And it is not just a passion for playing that comes across from the stories of the GOALS participants, but fandom too. Khalid Al-Ghanim is a superfan of the national team with hopes that the FIFA World Cup in Qatar can be a catalyst for a changing discourse around football culture in the country. He is confident that people visiting the country and watching around the world will see that Qatar is a place that values the game. He notes: “It is not the same culture as in Europe or South America, but it is a culture that is special in its own way.”

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Photo by ©Arham Khalid

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Photo by ©Raja Aderdor

What were the details that struck you the most?

The biggest thing is how far women’s football has come in the 12 years since Qatar won the Bid to host the tournament, and the plans already in place to grow women’s sport after the World Cup. Many of the women who took part in GOALS talk about this change. 30-year-old Dowana Ismail Khalifa represents the Qatar women’s national team. She talks of a different Qatar today to the one in which she grew up. One where she can play football anywhere and there are dedicated academies, tournaments, and leagues for girls.

For her, it is incredible to see how mindsets are changing. “We have so much support and I am so proud to travel and represent Qatar. My experience makes me want to give back to Qatari girls, as they are the future of football”, she says. The extreme passion for football in Qatar and the wider region – and the thriving football culture – has also been a noteworthy detail. It is not something that people really knew existed here but it is abundantly clear that football, and sport more generally, is absolutely central to the development and progression of the country.

Finally, the diversity of Qatar has been inspiring to witness. We worked with 40 GOALS participants and represented 20 different nationalities. There are many different national identities and cultures present in Qatar. It really does represent the world in one place and everyone brings their own flavour. As Joris Laenan – a Belgian who is the principal trumpet player with the Qatar Philharmonic Orchestra – points out: “It is a melting pot of ideas, and people live together peacefully and in respect of each other. I very much value their kindness and hospitality.”

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Photo by ©Richmond Etse

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Photo by ©Haya Al Thani

What did it mean to you that the majority of the contributors were female?

The rights of women and girls have been a key topic in the build-up to this tournament and we are delighted that over half of the storytellers are women, all of whom have challenged the stereotypes that exist. If you read Reem Al-Haddad’s story she explains that: “Qatar has many laws in favour of women, women do make their own decisions, and many women are taking leadership roles and have high quality education.”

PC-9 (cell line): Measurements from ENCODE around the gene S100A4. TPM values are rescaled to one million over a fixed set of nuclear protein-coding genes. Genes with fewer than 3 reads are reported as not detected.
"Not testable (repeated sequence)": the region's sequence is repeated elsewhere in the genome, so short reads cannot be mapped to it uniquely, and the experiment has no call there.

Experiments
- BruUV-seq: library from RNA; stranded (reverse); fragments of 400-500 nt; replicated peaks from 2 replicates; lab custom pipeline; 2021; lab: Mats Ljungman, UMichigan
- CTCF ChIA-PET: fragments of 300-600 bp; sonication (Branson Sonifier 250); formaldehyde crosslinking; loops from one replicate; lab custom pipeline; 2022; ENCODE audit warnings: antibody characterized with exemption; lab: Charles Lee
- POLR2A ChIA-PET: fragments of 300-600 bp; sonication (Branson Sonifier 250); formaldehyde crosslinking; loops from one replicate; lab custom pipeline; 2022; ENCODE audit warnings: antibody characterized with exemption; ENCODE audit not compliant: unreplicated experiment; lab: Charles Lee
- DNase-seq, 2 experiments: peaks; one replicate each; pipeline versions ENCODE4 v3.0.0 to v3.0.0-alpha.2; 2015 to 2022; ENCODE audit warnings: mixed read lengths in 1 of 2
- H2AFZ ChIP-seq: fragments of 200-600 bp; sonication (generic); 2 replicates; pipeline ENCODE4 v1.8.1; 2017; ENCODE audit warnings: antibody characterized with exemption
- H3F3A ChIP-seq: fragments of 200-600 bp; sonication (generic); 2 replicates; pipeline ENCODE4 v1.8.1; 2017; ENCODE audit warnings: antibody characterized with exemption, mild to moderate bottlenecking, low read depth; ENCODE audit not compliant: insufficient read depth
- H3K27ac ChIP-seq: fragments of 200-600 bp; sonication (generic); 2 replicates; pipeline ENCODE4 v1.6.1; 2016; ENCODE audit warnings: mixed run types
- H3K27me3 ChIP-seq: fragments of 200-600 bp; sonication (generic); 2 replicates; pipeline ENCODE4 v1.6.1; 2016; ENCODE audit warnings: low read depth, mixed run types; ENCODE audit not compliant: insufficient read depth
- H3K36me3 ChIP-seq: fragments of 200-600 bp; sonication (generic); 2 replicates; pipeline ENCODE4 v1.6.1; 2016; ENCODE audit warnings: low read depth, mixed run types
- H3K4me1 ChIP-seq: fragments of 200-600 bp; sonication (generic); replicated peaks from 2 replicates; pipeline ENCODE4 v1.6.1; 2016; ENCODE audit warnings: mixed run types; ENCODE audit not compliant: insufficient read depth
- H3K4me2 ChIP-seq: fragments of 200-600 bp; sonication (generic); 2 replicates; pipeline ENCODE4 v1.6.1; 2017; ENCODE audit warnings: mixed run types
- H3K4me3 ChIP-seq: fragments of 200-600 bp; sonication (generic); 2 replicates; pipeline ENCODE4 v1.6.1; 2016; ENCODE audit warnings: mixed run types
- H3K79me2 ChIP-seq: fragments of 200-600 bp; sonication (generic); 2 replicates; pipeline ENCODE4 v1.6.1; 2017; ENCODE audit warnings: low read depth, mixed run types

Mahboobeh tells us that women’s football is thriving in the country and “there is a bright future ahead.” Perhaps we are not too far away from a Qatari bid for the FIFA Women’s World Cup. Mehreen Fazal, a British-Pakistani woman who had negative experiences with racism in football when growing up in the UK during the late 1980s, moved to Qatar in 2020 and was able to attend her first ever football match during the Arab Cup that delivered an incredible atmosphere and “joyous scenes throughout the country.” The impact of football on the lives of the women taking part in GOALS has been overwhelmingly positive.

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Photo by ©Adriane de Souza

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Left Photo by ©Iman Soufan

Right Photo by ©Adriane de Souza Qawiya

A huge multiculturalism comes out in the various reports. What does this theme mean in Qatari society and in Qatari football?

Qatar is a hugely diverse country and that explains why we have 20 different nationalities represented amongst GOALS participants. Many storytellers have talked about the diversity of the country and how that is shaping modern society. Haya Al Thani works for Teach For Qatar and talks at length about cultural changes in Qatar, and how it is “diverse in people, architecture, and culture” and over the course of the past generation “people speak different languages; people look different”.

Joris moved to Qatar 14 years ago. He says Qatar has always been a meeting place for different cultures: “There are so many nationalities here in this country, people from all corners of the world with different religions, habits, and diverse cultural backgrounds. I think the country should be proud of that.”